Friday, May 18, 2012


I woke up late this morning because I didn't have anything pressing that needed to be written or read, thought about or processed.  I didn't have to think about how I would respond to classmates who posted thoughts that sometimes provoked me to fury or those whose comments were so nonsensical I couldn't make a reasonable response. The only thing I thought about this morning was how wonderful the breeze felt, how snuggly my cat was and how, not only today, but the next few days were mine, only mine.

When I open the Bible, there will be no one examining my thoughts. I won't have to write for a professor; I will write for myself.  I will no longer feel guilty about reading my Kindle for pleasure and can archive the textbooks that I had in there.

One of the things I learned about John Wesley this semester was that he didn't develop a system of theology as much as he lived out his theology.  For him, it was a practical matter, even though we've managed to systemize what he believed and taught.  Studying the development, current research and understanding of theology has nearly made me insane this semester. Until I took that class (Method and Praxis of Theology), I didn't realize how much I hate how we impose a construct onto our belief system.  I hate reading about it, I hate that is the way many people look at it.  I hate it.  I'm glad to be done with that class, and I'm glad that there are others who don't hate it like I do.

This semester I spent a lot of time immersed in the Minor Prophets (the last twelve books of the Old Testament) for my Inductive Bible study course. I remember a time when I had no idea what was in these books. I enjoyed this course, even though I spent more hours on it than any other.  Digging into those books and uncovering their relationship with each other and with the rest of the Bible was exciting for me.

Before I began this semester, I was a Wesleyan.  After taking the course on John Wesley's Theology, I consider myself more of a Wesleyan than ever before.  Understanding and learning about that man's work ignited a passion for his teaching, his sermons, his love of people that I've never had before. I am proud that I learned about God while growing up as a United Methodist.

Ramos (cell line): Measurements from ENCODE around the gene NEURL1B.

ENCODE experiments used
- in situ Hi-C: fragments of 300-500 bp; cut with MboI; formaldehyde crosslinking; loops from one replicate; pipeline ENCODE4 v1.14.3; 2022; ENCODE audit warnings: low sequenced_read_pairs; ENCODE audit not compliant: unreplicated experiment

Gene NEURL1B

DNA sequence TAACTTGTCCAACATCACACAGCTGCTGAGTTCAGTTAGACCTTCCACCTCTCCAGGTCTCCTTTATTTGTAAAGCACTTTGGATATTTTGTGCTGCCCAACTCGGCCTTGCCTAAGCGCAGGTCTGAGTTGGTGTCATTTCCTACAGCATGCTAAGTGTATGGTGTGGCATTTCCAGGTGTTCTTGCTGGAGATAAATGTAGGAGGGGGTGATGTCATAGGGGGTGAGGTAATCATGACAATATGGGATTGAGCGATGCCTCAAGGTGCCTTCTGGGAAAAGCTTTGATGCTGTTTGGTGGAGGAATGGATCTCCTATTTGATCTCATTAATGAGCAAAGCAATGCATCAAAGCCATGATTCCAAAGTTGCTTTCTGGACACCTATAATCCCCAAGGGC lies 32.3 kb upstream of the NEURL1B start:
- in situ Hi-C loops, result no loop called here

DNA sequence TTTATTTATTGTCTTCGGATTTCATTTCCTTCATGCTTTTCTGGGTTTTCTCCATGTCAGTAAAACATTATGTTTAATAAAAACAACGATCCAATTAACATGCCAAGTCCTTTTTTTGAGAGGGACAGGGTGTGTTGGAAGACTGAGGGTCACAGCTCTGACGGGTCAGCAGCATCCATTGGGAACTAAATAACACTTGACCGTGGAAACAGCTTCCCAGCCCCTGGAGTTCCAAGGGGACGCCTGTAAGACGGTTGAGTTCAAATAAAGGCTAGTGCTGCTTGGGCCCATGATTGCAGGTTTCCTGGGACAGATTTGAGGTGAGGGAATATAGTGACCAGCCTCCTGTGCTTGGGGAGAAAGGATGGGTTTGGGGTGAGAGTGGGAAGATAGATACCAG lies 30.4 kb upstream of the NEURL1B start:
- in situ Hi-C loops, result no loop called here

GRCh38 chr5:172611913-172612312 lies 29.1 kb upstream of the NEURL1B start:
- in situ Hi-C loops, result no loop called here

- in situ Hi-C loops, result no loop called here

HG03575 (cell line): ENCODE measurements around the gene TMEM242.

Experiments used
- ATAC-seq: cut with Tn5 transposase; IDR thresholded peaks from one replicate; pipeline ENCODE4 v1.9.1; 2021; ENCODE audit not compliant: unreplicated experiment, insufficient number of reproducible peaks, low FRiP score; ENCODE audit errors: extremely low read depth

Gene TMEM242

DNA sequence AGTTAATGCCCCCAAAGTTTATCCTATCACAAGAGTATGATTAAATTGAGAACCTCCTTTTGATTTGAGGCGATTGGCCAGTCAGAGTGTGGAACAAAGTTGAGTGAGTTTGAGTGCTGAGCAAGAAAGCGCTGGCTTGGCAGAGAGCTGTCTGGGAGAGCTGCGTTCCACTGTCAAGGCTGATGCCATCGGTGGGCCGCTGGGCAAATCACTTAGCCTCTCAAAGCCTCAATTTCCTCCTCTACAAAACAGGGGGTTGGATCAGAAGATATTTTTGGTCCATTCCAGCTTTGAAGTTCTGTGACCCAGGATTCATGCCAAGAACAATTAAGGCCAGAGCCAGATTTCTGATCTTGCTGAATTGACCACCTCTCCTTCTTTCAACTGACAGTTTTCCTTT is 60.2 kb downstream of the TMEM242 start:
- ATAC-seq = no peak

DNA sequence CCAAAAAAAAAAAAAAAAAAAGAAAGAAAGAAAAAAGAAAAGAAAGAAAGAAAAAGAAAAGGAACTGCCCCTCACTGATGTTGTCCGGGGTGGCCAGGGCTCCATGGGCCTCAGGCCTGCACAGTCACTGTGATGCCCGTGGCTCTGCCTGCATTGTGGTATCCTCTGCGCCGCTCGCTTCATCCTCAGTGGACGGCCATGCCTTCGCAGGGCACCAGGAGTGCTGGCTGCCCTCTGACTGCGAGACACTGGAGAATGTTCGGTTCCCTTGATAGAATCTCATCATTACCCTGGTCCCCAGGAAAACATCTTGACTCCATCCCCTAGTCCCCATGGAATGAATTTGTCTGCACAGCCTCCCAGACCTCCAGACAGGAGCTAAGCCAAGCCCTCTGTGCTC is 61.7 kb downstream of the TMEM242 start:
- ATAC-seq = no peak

This was one of the most intense semesters I've taken. There was no time to think about anything other than the coursework set before me.  The amount of reading I managed, the writing that was required, the exams that occurred, overwhelmed my mind to the point that I had no words of my own to share.  I ceased writing my Pour Out a Blessing blog, wrote only short snippets in emails, and did no journaling. Words drained out of me at an alarming rate, but I didn't get to share them.

The good news is that all it took was one night's sleep and a feeling of freedom to get things back on track.  During the semester, I managed to grab a few snips of ideas as they careened in and out of my mind.  I discovered that I had captured quite a few ideas for blog posts and other bits of writing.  I can hardly wait to get those fleshed out and into the open.

Oh ... and there's one more thing that I'm changing.  But, I'll tell you about that tomorrow.

Maybe I'll swing in the meadow today.


Rebecca said...

Oh I have missed those thoughts rolling through your mind....and the swing looks divine!!!

I love all your learning but I selfishly love your freedom! I hope your day is filled with the leisurely things you love!

Diane Muir said...

If I can just keep from posting everything today! My brain is running at the same level it has been for the last few months, but with no focus. It's so exciting!